If the hangcheck configuration does not exist, or if it exists but the values are set to different values than those recommended, then enter a command similar to the following to load them into the configuration file. The following example is for Red Hat and Oracle Linux:
# echo "options hangcheck-timer hangcheck_tick=1 hangcheck_margin=10 \ hangcheck_reboot=1" >>/etc/modprobe.conf
If necessary, enter the following command to remove the existing hangcheck-timer values:
# /sbin/modprobe -r hangcheck-timer
Enter the following command to load the new hangcheck-timer values:
# /sbin/modprobe -v hangcheck-timer
To confirm that the hangcheck module is loaded, enter the following command:
# /sbin/lsmod | grep hang
The output should be similar to the following:
hangcheck_timer 3289 0
To ensure that the module is loaded every time the system restarts, verify that the local system startup file contains the command
/sbin/modprobe -v hangcheck-timer, or add it if necessary:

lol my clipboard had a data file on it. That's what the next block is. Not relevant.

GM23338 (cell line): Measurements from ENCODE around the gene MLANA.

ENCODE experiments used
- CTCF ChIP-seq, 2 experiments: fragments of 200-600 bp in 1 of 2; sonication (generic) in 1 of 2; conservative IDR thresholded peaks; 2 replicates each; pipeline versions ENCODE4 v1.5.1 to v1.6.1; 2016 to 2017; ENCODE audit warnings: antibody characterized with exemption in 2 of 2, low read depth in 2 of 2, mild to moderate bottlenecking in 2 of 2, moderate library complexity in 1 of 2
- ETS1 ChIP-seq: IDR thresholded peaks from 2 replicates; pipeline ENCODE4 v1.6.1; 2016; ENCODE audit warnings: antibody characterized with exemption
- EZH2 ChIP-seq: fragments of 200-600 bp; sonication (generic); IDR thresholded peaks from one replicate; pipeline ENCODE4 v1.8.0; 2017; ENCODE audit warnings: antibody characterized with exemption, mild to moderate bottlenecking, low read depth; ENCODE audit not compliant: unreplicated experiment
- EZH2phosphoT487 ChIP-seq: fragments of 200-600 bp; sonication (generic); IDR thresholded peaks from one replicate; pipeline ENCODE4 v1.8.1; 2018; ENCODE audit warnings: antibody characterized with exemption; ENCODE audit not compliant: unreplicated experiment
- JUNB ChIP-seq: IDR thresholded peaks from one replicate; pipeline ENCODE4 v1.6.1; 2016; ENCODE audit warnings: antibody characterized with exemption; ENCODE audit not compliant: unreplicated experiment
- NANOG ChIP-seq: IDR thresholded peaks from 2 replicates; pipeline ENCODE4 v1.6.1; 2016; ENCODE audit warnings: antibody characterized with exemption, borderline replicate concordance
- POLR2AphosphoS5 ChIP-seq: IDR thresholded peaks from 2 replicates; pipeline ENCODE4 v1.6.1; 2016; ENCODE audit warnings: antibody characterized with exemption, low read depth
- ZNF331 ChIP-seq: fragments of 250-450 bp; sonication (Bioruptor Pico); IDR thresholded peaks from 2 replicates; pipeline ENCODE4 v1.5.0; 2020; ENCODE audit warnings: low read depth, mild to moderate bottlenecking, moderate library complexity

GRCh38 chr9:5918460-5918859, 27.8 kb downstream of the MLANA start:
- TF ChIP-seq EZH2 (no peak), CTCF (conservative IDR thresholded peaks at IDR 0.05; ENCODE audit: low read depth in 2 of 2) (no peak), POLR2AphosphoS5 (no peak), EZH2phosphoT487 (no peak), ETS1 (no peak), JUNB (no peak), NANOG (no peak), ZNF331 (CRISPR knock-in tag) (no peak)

Add the command to the
Add the command to the
Repeat this process on each node that you intend to make a member of the cluster.
The Oracle Clusterware Process Monitor Daemon (
oprocd) process is part of the Oracle Clusterware software installation. It is started automatically by Oracle Clusterware to detect system hangs. When it detects a system hang, it restarts the hung node.
Oracle has found wide variations in scheduling latencies observed across operating systems and versions of operating systems. Because of these scheduling latencies, the default values for
oprocd can be overly sensitive, particularly under heavy system load, resulting in unnecessary
oprocd-initiated restarts (false restarts).